A quick tour of what makes our food authentically Sharqawi.
The ingredients behind a dish say a lot about the way of life of the people preparing it. Sharqiya, for example, has a coastal culture with a rich history of trade and cultural exchange from all over the world. With time, the agricultural and cultural activities have changed, and no longer are people dependent on foreign merchants to bring in new flavors to try. As the lifestyle evolved, so has the most basic aspect of the culture in Sharqiya: the traditional cuisine.
Many traditional dishes are still served on our modern dining tables. The fishing industry played a major role in the life of residents here, therefore many of the popular dishes include fish, such as al wadmah (onions and dried fish), or fried kan’ad (mackerel). The traditional Saudi kabsa is also prepared with fish instead of meat.
Our reliance on dates naturally plays heavily in our meals. One of the most popular rice dishes include muhammar (rice prepared in date molasses). As for red Hasawy bread, its name tells you that the bread is from Al Ahsa and it has a red color due to the main ingredients of dates and whole wheat. Finally, one of the most popular dishes in winter is Al Mamrus: a dish made of dates, flour, butter and different spices designed to keep you warm.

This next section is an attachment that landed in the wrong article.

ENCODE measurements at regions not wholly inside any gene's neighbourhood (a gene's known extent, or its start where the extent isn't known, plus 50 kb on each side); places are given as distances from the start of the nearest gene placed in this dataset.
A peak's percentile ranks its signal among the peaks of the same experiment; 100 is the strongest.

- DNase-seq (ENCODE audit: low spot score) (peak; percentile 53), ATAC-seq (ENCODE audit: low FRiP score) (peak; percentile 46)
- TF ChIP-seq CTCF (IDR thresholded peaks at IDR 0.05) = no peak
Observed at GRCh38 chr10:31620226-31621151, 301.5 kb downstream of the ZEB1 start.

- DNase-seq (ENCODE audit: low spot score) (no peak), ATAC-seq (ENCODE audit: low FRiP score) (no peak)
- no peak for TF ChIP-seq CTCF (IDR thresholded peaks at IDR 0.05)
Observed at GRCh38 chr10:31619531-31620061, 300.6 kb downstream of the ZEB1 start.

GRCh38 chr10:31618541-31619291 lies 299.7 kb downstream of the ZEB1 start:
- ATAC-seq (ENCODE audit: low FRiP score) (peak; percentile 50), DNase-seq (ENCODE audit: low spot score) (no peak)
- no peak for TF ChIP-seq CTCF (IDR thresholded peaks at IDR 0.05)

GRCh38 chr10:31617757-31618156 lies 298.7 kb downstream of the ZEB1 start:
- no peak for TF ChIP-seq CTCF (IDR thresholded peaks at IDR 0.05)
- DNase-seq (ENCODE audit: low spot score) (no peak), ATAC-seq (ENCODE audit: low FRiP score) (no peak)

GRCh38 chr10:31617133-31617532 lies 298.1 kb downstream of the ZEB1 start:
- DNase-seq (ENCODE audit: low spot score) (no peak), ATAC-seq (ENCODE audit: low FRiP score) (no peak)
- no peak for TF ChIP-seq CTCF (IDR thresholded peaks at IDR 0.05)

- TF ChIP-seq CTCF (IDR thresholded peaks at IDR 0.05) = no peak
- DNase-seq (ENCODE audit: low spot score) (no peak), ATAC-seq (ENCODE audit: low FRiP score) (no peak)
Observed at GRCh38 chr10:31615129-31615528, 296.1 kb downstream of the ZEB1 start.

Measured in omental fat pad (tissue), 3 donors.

Meanwhile, people have found new ways to prepare certain dishes. Harees used to require a lot of strength to prepare due to pounding of its main ingredients of wheat and meat until the mixture was porridge-like. Today, women use electric beaters instead or even outsource the pounding to local restaurants or stores.
Food is an essential part of Saudi culture and hospitality, so it’s natural to see so much creativity explode around it as people experiment with traditional culinary concepts and modern techniques. For example, Al Ahsa is rich with its date farms, but today, those dates can be served with caramel, chocolate and tahini sauce. Naqsa, a term used to describe the sharing of the household food with the neighbors is now a brand for women who cook from home and sell through Instagram. The family naqsa is shared with everyone, not just the neighbors anymore. Social media home pages have turned into menus.
It is truly fascinating to see Saudi dishes that date back to pre-Islamic Arabia prepared, presented and consumed today in a manner that would astonish those who created them. Their essence, though, remains truly authentic.